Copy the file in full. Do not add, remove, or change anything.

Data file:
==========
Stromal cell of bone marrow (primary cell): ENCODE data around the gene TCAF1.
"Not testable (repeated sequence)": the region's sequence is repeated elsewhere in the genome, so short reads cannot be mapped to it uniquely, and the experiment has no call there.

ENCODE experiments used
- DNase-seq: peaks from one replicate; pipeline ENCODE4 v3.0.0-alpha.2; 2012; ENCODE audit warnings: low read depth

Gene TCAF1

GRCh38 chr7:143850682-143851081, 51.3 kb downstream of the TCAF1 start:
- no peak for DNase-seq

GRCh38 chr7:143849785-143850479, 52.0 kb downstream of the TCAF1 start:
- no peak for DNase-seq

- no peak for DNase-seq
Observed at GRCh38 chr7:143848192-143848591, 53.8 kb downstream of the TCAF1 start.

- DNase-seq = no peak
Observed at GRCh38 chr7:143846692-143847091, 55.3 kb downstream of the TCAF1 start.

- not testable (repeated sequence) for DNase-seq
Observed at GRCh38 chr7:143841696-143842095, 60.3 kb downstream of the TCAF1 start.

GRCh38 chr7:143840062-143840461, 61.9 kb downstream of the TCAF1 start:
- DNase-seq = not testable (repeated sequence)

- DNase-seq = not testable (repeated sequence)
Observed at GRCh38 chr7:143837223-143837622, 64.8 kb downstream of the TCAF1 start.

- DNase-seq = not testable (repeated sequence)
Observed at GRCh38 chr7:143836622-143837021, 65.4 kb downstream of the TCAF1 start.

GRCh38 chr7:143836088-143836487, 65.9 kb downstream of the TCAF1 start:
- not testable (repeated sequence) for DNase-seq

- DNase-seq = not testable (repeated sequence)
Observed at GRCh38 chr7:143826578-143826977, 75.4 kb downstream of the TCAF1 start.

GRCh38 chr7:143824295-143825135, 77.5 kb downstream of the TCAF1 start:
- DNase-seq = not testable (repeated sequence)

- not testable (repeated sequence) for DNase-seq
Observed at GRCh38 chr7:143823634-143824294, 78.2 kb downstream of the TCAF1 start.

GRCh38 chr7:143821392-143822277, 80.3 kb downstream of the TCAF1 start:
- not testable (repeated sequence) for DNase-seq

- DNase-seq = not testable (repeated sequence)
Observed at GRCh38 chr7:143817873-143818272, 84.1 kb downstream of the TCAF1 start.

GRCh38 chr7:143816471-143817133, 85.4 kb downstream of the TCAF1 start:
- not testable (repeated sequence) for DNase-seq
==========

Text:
Stromal cell of bone marrow (primary cell): ENCODE data around the gene TCAF1.
"Not testable (repeated sequence)": the region's sequence is repeated elsewhere in the genome, so short reads cannot be mapped to it uniquely, and the experiment has no call there.

ENCODE experiments used
- DNase-seq: peaks from one replicate; pipeline ENCODE4 v3.0.0-alpha.2; 2012; ENCODE audit warnings: low read depth

Gene TCAF1

GRCh38 chr7:143850682-143851081, 51.3 kb downstream of the TCAF1 start:
- no peak for DNase-seq

GRCh38 chr7:143849785-143850479, 52.0 kb downstream of the TCAF1 start:
- no peak for DNase-seq

- no peak for DNase-seq
Observed at GRCh38 chr7:143848192-143848591, 53.8 kb downstream of the TCAF1 start.

- DNase-seq = no peak
Observed at GRCh38 chr7:143846692-143847091, 55.3 kb downstream of the TCAF1 start.

- not testable (repeated sequence) for DNase-seq
Observed at GRCh38 chr7:143841696-143842095, 60.3 kb downstream of the TCAF1 start.

GRCh38 chr7:143840062-143840461, 61.9 kb downstream of the TCAF1 start:
- DNase-seq = not testable (repeated sequence)

- DNase-seq = not testable (repeated sequence)
Observed at GRCh38 chr7:143837223-143837622, 64.8 kb downstream of the TCAF1 start.

- DNase-seq = not testable (repeated sequence)
Observed at GRCh38 chr7:143836622-143837021, 65.4 kb downstream of the TCAF1 start.

GRCh38 chr7:143836088-143836487, 65.9 kb downstream of the TCAF1 start:
- not testable (repeated sequence) for DNase-seq

- DNase-seq = not testable (repeated sequence)
Observed at GRCh38 chr7:143826578-143826977, 75.4 kb downstream of the TCAF1 start.

GRCh38 chr7:143824295-143825135, 77.5 kb downstream of the TCAF1 start:
- DNase-seq = not testable (repeated sequence)

- not testable (repeated sequence) for DNase-seq
Observed at GRCh38 chr7:143823634-143824294, 78.2 kb downstream of the TCAF1 start.

GRCh38 chr7:143821392-143822277, 80.3 kb downstream of the TCAF1 start:
- not testable (repeated sequence) for DNase-seq

- DNase-seq = not testable (repeated sequence)
Observed at GRCh38 chr7:143817873-143818272, 84.1 kb downstream of the TCAF1 start.

GRCh38 chr7:143816471-143817133, 85.4 kb downstream of the TCAF1 start:
- not testable (repeated sequence) for DNase-seq